The Australian government could fine Facebook as much as $529 billion for the role it played in the Cambridge Analytica data breach.
In a March 9 press release, the Australian Information Commissioner announced it filed a suit against the social media giant due to its “serious and/or repeated interferences with privacy in contravention of Australian privacy law.”
“We consider the design of the Facebook platform meant that users were unable to exercise reasonable choice and control about how their personal information was disclosed…Facebook’s default settings facilitated the disclosure of personal information, including sensitive information, at the expense of privacy,” Australian Information Commissioner and Privacy Commissioner Angelene Falk said.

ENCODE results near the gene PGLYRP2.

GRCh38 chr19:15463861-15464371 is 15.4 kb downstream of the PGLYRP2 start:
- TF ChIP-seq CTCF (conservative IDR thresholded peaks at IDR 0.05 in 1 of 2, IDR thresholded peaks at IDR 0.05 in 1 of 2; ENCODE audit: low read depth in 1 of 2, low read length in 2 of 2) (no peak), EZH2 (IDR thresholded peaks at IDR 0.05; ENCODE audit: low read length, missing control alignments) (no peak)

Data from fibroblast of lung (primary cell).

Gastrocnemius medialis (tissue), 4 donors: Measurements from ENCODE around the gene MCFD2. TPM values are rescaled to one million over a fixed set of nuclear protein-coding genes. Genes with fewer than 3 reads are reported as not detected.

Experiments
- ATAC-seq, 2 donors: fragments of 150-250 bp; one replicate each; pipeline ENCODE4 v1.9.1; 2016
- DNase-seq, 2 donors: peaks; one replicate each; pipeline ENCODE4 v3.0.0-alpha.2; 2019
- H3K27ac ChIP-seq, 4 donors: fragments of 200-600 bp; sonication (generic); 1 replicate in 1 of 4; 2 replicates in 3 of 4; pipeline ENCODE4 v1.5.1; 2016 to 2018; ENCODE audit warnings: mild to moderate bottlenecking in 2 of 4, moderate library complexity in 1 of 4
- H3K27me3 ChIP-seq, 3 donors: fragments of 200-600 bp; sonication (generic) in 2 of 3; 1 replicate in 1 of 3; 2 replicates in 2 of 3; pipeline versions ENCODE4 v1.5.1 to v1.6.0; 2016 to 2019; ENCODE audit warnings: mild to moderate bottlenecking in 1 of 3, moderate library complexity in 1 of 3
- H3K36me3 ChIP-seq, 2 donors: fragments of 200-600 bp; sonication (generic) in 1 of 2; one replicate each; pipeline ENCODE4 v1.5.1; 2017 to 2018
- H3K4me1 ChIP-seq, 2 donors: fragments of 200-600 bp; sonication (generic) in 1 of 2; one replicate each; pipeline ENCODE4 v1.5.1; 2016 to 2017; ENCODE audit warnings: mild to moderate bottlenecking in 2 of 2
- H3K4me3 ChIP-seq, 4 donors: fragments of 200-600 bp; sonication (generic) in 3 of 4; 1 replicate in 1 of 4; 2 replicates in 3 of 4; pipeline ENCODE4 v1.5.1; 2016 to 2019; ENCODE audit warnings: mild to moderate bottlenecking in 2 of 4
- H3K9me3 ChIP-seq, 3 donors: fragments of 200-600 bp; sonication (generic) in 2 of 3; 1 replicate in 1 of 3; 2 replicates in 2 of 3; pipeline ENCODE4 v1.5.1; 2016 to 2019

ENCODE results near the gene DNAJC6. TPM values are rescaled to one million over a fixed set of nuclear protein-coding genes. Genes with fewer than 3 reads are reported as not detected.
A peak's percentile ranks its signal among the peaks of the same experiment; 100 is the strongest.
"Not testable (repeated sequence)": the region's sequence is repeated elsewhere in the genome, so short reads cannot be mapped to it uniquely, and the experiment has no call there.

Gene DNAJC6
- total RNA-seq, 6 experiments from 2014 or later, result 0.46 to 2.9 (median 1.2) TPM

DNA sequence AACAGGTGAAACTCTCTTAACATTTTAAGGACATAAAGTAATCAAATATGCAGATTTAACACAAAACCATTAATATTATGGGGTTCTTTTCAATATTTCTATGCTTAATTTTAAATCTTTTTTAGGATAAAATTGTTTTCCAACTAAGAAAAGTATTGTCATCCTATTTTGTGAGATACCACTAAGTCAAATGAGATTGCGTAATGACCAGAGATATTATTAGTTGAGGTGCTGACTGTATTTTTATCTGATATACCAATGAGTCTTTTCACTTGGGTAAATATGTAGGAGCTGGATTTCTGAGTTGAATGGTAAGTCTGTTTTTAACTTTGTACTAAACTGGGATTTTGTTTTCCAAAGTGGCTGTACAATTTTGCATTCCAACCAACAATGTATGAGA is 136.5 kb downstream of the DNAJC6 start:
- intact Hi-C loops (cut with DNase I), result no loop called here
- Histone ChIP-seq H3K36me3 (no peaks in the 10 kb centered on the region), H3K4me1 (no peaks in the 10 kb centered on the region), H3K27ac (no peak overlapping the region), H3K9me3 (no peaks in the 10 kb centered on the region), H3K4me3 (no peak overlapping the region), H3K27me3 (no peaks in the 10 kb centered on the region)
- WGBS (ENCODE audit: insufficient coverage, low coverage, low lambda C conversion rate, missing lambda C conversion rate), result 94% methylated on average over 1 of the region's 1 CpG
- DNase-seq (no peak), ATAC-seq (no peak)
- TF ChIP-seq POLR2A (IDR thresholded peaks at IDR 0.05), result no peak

“We claim these actions left the personal data of around 311,127 Australian Facebook users exposed to be sold and used for purposes including political profiling, well outside users’ expectations.”
Under Australia’s Privacy Act 1988, Facebook could be fined as much as $1,700,000 per alleged contravention. If applied to each of the 311,127 exposed Australian accounts, the total fine would be $528,915,900,000. In comparison, Facebook was fined $5 billion by the United States government and £500k by the United Kingdom government for its involvement in the Cambridge Analytica scandal.